By Allone Ganizani (Ministry of Health, Malawi), Shashamo Bulasho (Head of Shebidino District, Sidama, Ethiopia), Sudirman Nasir (REACHOUT Indonesia) and Sally Theobald (Liverpool School of Tropical Medicine, UK)
We were welcomed into the home of Papat Patonah (leader of the voluntary community health workers) and her husband Ratim, head of the neighbourhood in Karangwangi village, Cianjur. This was the occasion of the Posyandu, a once monthly community based check-up for pregnant women and mums with new babies. Papat’s house was full of beautiful babies, proud mums and pregnant women. One father was also present in the Posyandu and encouraging male involvement is critical and is an important aspect to drive forward. Participants were taken through a health promotion session on health care seeking in pregnancy, danger signs and nutrition during and after pregnancy.
The session was conducted with the help of an interactive pictorial guide designed following baseline research by the REACHOUT Indonesia team. Village volunteers were trained by REACHOUT Indonesia through participatory workshops in adult learning approaches to use the pictorial card to discuss maternal health issues with pregnant mothers.
The Posyandu approach has been in existence since the 1980s and is a key strategy in bringing lifesaving maternal and new-born health services closer to communities across Indonesia’s 17,000 islands. There is much diversity across these islands and some Posyandu’s are more active than others. We visited an active one, Ratim, head of the neighbourhood, is an ex-soldier and had previously served in Papua where he had learnt about women giving birth alone, and facing challenges and death in some cases. He was motivated to help as is his wife Papat leader of the kaders (voluntary Community Health Workers) and together with inputs from a community midwife they welcome women into their house for a range of services including: health promotion, blood pressure, vitamin A, iron tablets, checking foetal movement and baby checks – including weighing. Posyandus are either held in the home of a kader, in a school or a community building. Their construction is a joint venture between the government and communities: sometimes the communities donate the land and the government supports the provision of materials for construction. The Posyandus are held in the first three weeks of each month and the final week of the month is dedicated to processing and sharing data on uptake of services with the local health centre (Puskesmas).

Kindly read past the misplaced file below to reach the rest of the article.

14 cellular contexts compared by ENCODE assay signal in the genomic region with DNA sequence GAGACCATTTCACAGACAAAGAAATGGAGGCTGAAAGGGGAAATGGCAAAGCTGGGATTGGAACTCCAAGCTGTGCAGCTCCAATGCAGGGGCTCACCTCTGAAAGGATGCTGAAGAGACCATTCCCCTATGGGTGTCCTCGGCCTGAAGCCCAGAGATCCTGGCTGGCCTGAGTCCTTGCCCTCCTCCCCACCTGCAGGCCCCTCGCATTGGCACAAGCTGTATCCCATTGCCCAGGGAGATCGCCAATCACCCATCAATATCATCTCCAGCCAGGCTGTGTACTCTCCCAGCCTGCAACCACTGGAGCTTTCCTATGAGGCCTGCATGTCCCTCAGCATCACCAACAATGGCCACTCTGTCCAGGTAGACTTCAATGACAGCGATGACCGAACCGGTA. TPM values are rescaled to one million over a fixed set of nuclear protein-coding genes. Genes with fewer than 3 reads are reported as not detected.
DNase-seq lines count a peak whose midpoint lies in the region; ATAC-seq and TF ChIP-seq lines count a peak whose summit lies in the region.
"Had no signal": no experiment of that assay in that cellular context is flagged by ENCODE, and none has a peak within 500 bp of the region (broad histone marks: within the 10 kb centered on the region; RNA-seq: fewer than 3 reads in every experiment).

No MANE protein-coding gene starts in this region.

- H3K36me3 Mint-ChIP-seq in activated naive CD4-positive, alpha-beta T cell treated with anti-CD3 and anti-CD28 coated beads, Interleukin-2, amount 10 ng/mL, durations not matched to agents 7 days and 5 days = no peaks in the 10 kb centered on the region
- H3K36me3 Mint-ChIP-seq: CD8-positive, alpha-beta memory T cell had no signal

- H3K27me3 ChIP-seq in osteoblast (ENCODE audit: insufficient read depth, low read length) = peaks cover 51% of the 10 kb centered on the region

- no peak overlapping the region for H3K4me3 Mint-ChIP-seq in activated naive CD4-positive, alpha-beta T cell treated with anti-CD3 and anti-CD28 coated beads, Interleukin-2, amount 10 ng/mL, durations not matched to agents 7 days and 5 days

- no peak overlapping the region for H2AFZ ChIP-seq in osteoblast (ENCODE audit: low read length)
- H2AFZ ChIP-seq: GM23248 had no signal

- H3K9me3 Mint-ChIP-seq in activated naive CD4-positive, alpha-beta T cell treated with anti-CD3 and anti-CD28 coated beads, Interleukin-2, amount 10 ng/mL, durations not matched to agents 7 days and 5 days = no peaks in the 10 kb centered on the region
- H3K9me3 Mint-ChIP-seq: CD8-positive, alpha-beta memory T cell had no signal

We asked about the presence of traditional birth attendants (TBAs) and were told they are also present; and a collaborative relationship has been forged between the kaders and the TBAs to support and promote women’s health. Many women prefer TBAs because of the cultural familiarity, the use of massage and special bathing ceremonies for the new born. In the new collaborative relationship, TBAs support pregnant women to avail of the services at the Posyandu and facility birth but can still provide post-partum massage and support in line with cultural preferences and norms.
Like in many contexts, poverty and gender play out in rural Indonesia to limit poor women’s access to health care. Previously there was a special scheme to support pregnant women to access care, this has now been integrated into a broader national insurance scheme. Kaders and the neighbourhood association play in key role in supporting poorer women to access health services through liaison with the village head who can issue a letter that can be used to be included in the insurance scheme. Village members also donate to an Islamic charity fund which can be used to pay for transport to the health centre when required as the community insurance dos not cover indirect costs
We were inspired by the community ownership and drive to promote women’s health we witnessed in Karangwangi village. Close-to-community providers are a vital interface between communities and health systems, and can play a critical role in realising universal health coverage and improving community health and well-being.
Shashamo Bulasho from Shebdino, Ethiopia visiting women using the Posyandu services in Cianjur, Indonesia
This project is funded by the European Union.